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Opinion: the age of the industry-specific PC

Is Intel edging towards pigeon-holed components

The Intel reorganisation earlier this month gives us an interesting peek into the future of computing – a future that could become a double-edged sword for corporate and home PC buyers.

If you haven't followed the news, Intel is creating five divisions, four of which will focus on particular computing markets. These are the Mobility Group, the Digital Enterprise Group, the Digital Home Group, and the Digital Health Group. The fifth group, Channel Products Group is an emerging-markets division that will focus on targeting technology to local markets worldwide.

For me, the Digital Health Group is the tip-off to what Intel and its OEM partners are planning: a means to stop the commoditisation of PCs and to increase sales and margins.

My first clue came at an Intel press event to introduce Sonoma, the latest generation of the company's Centrino mobile platform. What makes it a platform is that Intel's latest mobile CPU wasn't designed in a vacuum. Along with the processor, Sonoma brings a new motherboard chip set, improved graphics, enhanced audio and better communications, including an improved Wi-Fi radio.

Intel processor, battery and communications engineers worked on Sonoma as a team rather than in discrete divisions. Facilitating this collaboration is what the reorganisation is all about.

In Intel's words, "The new organisation will help address growth opportunities by better anticipating and addressing market needs." What they aren't saying is that they actually intend to create those needs. Just as industry-specific enterprise software is a hot trend, it looks like we might start to see industry-specific hardware to go along with it.

For example, at the Sonoma introduction, Intel executives demonstrated how a medical-imaging application accessing a remote server runs faster on the new mobile platform, with its optimised graphics and communications components. As have the application vendors who create vertical solutions geared toward best practices, it appears Intel is taking the first step in creating unique components optimised for the home, mobile, enterprise and healthcare markets.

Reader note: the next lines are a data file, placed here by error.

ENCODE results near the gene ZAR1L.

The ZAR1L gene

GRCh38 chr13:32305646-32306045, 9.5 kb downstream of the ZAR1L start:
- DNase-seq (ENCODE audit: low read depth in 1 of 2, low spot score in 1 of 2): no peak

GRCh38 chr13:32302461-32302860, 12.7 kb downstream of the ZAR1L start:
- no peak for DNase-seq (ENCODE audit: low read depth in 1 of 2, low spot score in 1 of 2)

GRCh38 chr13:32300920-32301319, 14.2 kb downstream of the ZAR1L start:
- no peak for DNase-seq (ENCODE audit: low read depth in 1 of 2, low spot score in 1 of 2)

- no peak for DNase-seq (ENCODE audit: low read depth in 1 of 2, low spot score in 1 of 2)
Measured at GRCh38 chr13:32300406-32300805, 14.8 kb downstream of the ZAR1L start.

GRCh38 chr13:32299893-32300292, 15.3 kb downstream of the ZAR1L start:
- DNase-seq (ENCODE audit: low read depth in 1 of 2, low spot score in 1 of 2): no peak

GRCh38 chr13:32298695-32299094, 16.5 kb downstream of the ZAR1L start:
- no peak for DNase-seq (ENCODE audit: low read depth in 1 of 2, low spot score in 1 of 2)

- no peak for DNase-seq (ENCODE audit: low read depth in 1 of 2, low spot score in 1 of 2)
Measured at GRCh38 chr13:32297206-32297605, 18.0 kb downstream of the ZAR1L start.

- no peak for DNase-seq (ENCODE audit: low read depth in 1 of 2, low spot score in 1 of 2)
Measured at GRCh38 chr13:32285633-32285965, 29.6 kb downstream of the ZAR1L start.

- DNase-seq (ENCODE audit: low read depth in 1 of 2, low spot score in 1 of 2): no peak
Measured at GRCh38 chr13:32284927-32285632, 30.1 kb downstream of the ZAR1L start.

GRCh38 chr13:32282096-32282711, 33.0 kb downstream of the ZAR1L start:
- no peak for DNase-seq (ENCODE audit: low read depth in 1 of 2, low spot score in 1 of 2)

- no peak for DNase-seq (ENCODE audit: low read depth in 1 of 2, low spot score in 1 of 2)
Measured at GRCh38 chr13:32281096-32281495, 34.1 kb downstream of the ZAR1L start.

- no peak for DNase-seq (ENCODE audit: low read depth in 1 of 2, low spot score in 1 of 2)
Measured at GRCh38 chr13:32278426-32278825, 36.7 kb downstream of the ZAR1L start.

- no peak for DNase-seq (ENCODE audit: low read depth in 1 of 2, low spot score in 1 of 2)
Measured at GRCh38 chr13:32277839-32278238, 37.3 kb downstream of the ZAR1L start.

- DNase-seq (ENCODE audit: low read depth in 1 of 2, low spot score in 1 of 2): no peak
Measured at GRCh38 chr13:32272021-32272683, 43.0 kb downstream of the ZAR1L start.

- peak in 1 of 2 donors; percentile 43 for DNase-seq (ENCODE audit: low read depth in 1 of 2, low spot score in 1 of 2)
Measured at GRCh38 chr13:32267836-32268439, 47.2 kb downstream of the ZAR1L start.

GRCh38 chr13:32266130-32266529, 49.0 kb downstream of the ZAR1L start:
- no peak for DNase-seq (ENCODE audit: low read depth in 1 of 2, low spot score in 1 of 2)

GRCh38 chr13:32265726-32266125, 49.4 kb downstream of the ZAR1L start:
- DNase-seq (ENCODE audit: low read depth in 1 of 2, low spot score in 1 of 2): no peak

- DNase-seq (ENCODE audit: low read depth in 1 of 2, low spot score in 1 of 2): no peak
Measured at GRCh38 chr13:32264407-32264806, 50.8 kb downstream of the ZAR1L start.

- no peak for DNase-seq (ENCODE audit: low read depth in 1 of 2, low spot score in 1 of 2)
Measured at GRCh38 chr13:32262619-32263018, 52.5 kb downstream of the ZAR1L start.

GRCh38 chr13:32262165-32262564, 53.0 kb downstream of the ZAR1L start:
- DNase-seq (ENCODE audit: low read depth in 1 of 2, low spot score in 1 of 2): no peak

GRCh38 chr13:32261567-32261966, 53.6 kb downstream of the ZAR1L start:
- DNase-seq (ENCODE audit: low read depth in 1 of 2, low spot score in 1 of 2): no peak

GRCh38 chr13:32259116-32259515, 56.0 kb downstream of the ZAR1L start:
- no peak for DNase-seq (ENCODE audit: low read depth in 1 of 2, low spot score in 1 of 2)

At the OEM level this is not new. HP has a medical division, a retail sales group and a government sales group. But I find it interesting that Intel is hinting at actually creating components especially suited to an industry – health care, in this case.

The dot-com boom saw the promise of build-to-order PCs, perfected by Dell. Now we may be seeing the beginning of a design-components-to-order era, in which manufacturers take various chip attributes and put them together in different ways, targeted at specific industries. For example, Intel could create specialised graphics chips for health care, manufacturing, transportation, aerospace or life sciences.

My guess is that within the next five to 10 years, you'll be using a PC uniquely designed and optimised for what you do. In some ways that's a good thing. But it will also mean PCs will become far less interchangeable. For example, in the future it may no longer be practical to share a mobile PC between work and home. And the entire pass-along effect of sending older systems down the corporate food chain as departments upgrade could become a thing of the past, as PCs become too specialised to be useful across corporate divisions.

As smart as those Intel engineers are, maybe their marketers are even smarter.


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